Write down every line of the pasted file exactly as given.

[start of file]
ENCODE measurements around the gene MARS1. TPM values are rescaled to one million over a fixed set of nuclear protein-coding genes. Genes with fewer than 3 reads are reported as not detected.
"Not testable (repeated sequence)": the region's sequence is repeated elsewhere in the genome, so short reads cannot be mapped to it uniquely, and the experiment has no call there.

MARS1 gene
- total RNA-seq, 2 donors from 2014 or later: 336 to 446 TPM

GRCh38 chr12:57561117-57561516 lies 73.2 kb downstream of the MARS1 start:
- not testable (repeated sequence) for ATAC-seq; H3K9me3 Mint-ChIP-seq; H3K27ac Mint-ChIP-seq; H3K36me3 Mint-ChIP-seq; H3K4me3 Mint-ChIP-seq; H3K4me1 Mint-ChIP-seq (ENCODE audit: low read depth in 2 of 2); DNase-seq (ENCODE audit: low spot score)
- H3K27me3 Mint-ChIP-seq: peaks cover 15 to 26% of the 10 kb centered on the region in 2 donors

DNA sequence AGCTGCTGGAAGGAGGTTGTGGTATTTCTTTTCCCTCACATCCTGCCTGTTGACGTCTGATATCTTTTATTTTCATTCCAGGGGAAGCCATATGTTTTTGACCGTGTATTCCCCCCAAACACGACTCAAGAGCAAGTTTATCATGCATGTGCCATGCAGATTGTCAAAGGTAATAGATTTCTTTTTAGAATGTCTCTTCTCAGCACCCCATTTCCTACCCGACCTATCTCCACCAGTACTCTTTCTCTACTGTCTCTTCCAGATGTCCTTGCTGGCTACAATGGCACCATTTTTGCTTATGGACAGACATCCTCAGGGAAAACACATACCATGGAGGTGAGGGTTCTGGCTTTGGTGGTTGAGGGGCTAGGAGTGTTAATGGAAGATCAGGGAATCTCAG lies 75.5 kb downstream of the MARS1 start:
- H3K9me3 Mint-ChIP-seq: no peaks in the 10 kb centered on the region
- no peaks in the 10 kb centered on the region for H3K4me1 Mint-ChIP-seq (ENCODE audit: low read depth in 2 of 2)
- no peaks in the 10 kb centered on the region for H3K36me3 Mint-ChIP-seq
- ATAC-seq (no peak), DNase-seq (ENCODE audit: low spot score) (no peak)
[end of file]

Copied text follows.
ENCODE measurements around the gene MARS1. TPM values are rescaled to one million over a fixed set of nuclear protein-coding genes. Genes with fewer than 3 reads are reported as not detected.
"Not testable (repeated sequence)": the region's sequence is repeated elsewhere in the genome, so short reads cannot be mapped to it uniquely, and the experiment has no call there.

MARS1 gene
- total RNA-seq, 2 donors from 2014 or later: 336 to 446 TPM

GRCh38 chr12:57561117-57561516 lies 73.2 kb downstream of the MARS1 start:
- not testable (repeated sequence) for ATAC-seq; H3K9me3 Mint-ChIP-seq; H3K27ac Mint-ChIP-seq; H3K36me3 Mint-ChIP-seq; H3K4me3 Mint-ChIP-seq; H3K4me1 Mint-ChIP-seq (ENCODE audit: low read depth in 2 of 2); DNase-seq (ENCODE audit: low spot score)
- H3K27me3 Mint-ChIP-seq: peaks cover 15 to 26% of the 10 kb centered on the region in 2 donors

DNA sequence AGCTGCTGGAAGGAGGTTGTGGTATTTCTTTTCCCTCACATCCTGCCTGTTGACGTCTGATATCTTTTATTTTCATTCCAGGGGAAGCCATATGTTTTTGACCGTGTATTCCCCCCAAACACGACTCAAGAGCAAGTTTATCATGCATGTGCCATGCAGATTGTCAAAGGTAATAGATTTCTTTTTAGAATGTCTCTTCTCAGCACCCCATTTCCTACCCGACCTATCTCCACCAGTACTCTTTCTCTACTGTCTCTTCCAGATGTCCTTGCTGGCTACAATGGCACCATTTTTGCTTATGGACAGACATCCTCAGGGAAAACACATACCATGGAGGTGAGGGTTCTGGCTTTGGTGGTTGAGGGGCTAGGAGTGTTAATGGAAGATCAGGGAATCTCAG lies 75.5 kb downstream of the MARS1 start:
- H3K9me3 Mint-ChIP-seq: no peaks in the 10 kb centered on the region
- no peaks in the 10 kb centered on the region for H3K4me1 Mint-ChIP-seq (ENCODE audit: low read depth in 2 of 2)
- no peaks in the 10 kb centered on the region for H3K36me3 Mint-ChIP-seq
- ATAC-seq (no peak), DNase-seq (ENCODE audit: low spot score) (no peak)